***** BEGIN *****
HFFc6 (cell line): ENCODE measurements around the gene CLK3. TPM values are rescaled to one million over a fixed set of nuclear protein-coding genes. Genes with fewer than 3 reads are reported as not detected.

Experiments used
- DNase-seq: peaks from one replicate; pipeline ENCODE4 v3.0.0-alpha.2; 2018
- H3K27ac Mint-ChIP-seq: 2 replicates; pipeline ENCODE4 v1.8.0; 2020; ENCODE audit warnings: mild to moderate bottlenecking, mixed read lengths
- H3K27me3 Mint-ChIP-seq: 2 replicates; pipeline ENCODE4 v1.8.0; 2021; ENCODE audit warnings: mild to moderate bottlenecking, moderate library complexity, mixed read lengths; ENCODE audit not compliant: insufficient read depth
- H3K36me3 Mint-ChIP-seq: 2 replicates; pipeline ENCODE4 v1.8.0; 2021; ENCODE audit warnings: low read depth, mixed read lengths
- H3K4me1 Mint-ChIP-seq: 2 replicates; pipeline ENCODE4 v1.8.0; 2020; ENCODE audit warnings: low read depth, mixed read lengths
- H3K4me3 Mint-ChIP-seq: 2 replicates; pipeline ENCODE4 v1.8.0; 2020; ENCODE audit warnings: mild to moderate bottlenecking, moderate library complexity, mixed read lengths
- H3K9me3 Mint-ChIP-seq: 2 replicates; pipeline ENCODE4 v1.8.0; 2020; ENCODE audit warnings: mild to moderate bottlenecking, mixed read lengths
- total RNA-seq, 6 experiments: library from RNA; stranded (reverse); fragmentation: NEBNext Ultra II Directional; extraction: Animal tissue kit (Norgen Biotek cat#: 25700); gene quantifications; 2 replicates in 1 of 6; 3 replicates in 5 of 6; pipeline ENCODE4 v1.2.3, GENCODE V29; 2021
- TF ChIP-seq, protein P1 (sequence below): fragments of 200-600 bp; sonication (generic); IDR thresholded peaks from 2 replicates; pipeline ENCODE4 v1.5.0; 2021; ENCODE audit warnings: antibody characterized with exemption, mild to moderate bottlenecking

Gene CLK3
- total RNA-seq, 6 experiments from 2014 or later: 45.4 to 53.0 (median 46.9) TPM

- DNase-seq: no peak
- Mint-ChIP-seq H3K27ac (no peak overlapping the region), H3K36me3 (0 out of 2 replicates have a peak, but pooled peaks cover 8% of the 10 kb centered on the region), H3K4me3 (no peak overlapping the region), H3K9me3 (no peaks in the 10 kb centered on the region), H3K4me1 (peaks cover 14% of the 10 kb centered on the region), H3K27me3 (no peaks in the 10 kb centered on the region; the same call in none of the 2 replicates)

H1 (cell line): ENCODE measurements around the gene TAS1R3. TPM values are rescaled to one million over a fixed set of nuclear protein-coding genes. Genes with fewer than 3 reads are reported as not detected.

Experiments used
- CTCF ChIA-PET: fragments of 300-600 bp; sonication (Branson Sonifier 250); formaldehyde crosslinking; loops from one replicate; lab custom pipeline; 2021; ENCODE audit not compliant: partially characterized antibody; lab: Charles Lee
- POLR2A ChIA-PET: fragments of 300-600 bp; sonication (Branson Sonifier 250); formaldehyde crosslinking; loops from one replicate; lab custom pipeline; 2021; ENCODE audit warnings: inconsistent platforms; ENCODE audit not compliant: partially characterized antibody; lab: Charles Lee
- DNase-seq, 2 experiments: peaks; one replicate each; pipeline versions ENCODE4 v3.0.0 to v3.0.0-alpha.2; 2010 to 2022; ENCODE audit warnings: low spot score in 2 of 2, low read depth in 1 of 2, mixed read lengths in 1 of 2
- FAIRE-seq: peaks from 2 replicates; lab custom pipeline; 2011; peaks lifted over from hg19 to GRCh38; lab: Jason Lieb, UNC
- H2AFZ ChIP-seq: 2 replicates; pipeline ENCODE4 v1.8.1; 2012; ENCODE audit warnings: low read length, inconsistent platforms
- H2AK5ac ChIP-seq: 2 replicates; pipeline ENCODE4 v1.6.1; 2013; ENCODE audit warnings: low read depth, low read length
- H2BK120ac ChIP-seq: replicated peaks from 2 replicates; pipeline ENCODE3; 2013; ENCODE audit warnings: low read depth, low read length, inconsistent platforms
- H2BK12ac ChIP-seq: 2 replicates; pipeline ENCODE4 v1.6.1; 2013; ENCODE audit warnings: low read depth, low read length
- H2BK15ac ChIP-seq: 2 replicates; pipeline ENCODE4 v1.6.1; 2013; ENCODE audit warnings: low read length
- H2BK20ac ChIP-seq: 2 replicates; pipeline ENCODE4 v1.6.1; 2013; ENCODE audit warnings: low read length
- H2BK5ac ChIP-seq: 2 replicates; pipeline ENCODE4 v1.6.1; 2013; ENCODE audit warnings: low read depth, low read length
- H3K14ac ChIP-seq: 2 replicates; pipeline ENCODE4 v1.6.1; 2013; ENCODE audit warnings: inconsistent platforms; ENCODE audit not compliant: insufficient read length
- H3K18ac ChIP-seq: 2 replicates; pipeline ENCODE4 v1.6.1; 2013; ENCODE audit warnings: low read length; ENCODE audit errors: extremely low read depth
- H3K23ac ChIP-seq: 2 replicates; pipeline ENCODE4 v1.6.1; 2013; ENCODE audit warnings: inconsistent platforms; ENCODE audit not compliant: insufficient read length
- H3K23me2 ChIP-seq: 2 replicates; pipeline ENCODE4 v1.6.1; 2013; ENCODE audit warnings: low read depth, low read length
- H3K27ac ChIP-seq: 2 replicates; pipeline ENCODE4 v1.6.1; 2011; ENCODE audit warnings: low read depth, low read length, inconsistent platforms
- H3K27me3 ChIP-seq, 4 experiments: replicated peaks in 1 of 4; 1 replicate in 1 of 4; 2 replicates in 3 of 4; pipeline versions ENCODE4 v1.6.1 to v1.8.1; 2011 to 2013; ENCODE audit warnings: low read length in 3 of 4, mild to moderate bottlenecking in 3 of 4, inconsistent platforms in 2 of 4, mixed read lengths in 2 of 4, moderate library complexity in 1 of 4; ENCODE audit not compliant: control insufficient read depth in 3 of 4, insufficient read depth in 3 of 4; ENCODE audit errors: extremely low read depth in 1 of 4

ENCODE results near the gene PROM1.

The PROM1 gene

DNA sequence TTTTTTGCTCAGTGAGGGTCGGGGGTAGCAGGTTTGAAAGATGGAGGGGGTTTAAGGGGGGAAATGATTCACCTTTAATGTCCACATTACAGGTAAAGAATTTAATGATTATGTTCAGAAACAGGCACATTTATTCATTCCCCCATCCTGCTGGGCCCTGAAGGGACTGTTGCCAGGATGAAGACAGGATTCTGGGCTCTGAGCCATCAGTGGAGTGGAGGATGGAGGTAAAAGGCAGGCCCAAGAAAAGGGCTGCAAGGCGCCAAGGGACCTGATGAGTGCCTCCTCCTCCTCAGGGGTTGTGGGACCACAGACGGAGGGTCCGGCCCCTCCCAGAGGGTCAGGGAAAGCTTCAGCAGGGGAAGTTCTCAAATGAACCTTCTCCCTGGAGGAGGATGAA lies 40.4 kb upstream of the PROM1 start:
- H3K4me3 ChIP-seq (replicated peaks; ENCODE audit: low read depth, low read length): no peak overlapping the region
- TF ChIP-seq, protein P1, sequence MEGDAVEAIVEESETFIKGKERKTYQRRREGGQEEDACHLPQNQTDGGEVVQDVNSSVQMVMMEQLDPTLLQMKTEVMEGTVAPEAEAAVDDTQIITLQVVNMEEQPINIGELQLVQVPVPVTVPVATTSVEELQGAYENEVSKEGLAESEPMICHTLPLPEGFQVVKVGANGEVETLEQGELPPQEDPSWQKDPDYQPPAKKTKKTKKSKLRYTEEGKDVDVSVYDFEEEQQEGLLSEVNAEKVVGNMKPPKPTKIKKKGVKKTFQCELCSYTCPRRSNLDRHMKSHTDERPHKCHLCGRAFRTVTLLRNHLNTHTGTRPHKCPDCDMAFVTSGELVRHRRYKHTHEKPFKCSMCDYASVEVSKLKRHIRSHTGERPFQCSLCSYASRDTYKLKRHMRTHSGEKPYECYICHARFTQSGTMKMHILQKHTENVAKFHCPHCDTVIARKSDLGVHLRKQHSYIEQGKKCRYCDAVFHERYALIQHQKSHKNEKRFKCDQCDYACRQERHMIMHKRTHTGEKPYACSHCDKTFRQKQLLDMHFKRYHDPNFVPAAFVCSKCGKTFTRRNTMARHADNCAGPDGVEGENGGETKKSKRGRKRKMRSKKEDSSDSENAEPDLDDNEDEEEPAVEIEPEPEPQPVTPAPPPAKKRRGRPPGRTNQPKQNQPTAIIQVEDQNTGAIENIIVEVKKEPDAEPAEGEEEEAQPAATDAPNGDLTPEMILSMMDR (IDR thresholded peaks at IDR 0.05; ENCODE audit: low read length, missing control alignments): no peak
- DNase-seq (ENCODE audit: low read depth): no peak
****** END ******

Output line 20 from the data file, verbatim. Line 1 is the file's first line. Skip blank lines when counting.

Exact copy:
- DNase-seq, 2 experiments: peaks; one replicate each; pipeline versions ENCODE4 v3.0.0 to v3.0.0-alpha.2; 2010 to 2022; ENCODE audit warnings: low spot score in 2 of 2, low read depth in 1 of 2, mixed read lengths in 1 of 2